NASA Catches Moon 'Photobombing' Earth for Second Time in One Year
A National Aeronautics and Space Administration (NASA) satellite captured the moon moving past the sunlit side of the Earth for the second time in a year.
Photo credit: NASA
The Deep Space Climate Observatory (DSCOVR) satellite captured the images while orbiting 1 million miles away from Earth. Sitting between the sun and Earth, DSCOVR's primary mission is to monitor solar wind for the National Oceanic and Atmospheric Administration (NOAA), as EurekAlert noted.
"For the second time in the life of DSCOVR, the moon moved between the spacecraft and Earth," Adam Szabo, DSCOVR project scientist at NASA's Goddard Space Flight Center in Greenbelt, Maryland, said. "The project recorded this event on July 5 with the same cadence and spatial resolution as the first 'lunar photobomb' of last year."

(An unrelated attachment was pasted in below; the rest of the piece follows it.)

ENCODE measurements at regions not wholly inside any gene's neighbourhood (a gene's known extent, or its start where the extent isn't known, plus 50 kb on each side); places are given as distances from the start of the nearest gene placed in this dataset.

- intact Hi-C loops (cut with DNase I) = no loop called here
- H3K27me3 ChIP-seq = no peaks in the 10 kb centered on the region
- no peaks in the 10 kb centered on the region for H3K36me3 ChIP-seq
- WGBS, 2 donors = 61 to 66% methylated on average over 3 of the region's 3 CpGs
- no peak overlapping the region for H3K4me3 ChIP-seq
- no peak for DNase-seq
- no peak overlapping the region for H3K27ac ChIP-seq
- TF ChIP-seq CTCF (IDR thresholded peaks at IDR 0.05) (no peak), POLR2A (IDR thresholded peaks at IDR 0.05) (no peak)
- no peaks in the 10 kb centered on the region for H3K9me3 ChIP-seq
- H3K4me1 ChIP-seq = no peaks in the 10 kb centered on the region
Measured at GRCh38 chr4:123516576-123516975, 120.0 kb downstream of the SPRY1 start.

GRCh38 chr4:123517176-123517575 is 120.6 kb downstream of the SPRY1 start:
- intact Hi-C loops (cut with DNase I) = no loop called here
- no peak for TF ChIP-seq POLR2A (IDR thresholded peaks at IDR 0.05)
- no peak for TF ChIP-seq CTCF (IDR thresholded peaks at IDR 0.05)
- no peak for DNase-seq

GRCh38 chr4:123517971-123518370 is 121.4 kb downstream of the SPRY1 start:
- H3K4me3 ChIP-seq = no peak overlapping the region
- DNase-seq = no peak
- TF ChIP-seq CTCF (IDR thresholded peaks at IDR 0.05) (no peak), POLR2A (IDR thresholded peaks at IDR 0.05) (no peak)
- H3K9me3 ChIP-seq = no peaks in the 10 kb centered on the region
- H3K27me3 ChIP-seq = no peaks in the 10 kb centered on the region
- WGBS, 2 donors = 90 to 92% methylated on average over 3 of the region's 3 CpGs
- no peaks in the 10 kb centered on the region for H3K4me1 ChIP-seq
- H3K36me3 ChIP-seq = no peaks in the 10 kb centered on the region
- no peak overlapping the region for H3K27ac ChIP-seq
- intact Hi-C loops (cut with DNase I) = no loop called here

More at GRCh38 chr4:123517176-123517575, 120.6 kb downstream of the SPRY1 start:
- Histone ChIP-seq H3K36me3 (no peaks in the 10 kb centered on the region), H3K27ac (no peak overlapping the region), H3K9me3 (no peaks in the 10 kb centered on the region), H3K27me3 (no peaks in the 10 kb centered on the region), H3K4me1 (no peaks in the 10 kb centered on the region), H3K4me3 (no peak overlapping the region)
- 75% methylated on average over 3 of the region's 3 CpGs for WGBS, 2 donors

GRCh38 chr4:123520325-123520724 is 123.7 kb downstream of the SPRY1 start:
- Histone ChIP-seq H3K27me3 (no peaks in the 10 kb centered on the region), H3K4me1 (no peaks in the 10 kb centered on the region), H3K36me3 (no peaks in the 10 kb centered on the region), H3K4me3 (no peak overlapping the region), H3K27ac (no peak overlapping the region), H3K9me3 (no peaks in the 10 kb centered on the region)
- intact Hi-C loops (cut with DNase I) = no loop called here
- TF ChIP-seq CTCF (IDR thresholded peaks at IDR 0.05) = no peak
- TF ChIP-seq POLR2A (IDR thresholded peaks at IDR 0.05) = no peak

A camera onboard the satellite, Earth Polychromatic Imaging Camera (EPIC), is always focused on the sunlit side of Earth to provide observations of ozone, vegetation, cloud height and aerosols in Earth's atmosphere, EurekAlert reported. But for this moment, the camera focused on the moon.
Far side of the moon captured by @NASA EPIC camera aboard @NOAA's DSCOVR satellite on 7/5/16 https://t.co/kDuw1lfL4q https://t.co/AjHoqRdqZf— NOAA Satellites (@NOAA Satellites)1468333524.0
The images seen in the gif above were taken between 11:50 p.m. on July 4 and 3:18 a.m. on July 5. The moon is moving over the Indian and Pacific oceans.
EPIC recorded the first occurrence of the moon "photobomb" between 3:50 and 8:45 p.m. on July 16, 2015.
DSCOVR has also captured eclipses on camera, according to the satellite's website.
The satellite mission is a partnership between NOAA, NASA and the U.S. Air Force.